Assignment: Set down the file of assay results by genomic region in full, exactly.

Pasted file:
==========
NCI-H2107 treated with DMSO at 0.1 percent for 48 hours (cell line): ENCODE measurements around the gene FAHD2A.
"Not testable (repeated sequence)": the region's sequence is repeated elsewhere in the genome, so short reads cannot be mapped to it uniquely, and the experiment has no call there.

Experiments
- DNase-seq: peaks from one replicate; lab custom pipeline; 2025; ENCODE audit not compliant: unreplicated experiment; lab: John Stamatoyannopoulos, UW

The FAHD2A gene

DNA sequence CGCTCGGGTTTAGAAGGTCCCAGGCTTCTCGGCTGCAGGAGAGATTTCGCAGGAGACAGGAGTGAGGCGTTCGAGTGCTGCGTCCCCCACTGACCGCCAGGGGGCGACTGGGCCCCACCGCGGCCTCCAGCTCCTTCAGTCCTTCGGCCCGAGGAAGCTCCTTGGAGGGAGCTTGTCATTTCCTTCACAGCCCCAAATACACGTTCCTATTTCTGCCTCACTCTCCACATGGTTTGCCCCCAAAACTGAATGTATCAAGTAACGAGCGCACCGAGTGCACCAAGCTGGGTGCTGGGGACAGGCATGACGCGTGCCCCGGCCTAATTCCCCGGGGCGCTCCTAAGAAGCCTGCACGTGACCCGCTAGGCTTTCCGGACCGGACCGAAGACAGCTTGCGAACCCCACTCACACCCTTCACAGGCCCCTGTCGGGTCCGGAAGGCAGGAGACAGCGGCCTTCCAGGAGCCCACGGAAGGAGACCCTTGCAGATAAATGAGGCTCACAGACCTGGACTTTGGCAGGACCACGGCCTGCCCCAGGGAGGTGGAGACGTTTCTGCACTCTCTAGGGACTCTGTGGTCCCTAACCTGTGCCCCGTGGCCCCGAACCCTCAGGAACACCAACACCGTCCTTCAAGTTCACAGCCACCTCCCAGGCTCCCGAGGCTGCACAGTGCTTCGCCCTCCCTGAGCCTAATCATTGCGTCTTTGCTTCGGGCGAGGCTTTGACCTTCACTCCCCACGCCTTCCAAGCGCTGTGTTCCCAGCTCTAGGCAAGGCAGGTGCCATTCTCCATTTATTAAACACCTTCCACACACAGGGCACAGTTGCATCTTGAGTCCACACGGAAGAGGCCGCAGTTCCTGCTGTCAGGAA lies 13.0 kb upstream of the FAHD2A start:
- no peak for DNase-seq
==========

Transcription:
NCI-H2107 treated with DMSO at 0.1 percent for 48 hours (cell line): ENCODE measurements around the gene FAHD2A.
"Not testable (repeated sequence)": the region's sequence is repeated elsewhere in the genome, so short reads cannot be mapped to it uniquely, and the experiment has no call there.

Experiments
- DNase-seq: peaks from one replicate; lab custom pipeline; 2025; ENCODE audit not compliant: unreplicated experiment; lab: John Stamatoyannopoulos, UW

The FAHD2A gene

DNA sequence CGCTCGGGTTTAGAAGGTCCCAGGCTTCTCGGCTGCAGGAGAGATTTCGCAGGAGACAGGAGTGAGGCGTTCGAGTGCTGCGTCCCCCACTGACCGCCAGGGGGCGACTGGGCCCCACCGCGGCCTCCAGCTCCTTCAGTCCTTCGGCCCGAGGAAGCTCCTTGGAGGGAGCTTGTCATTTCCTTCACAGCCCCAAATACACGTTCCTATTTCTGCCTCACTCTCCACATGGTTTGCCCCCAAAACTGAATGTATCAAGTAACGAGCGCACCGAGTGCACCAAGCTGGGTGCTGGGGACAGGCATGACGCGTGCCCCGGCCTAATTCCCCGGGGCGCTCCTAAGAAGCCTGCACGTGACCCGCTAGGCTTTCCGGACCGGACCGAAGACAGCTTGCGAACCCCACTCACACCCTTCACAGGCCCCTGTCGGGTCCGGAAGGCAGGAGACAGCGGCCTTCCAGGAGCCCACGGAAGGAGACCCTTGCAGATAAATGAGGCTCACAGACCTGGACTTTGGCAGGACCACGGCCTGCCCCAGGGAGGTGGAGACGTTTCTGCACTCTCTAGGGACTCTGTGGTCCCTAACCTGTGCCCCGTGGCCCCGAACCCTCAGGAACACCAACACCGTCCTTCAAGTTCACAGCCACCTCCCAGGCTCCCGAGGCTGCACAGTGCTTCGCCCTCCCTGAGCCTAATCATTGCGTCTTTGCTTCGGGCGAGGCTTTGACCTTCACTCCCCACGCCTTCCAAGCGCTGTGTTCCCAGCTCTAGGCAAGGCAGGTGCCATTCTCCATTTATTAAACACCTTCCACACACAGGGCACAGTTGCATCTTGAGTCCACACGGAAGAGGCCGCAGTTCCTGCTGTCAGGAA lies 13.0 kb upstream of the FAHD2A start:
- no peak for DNase-seq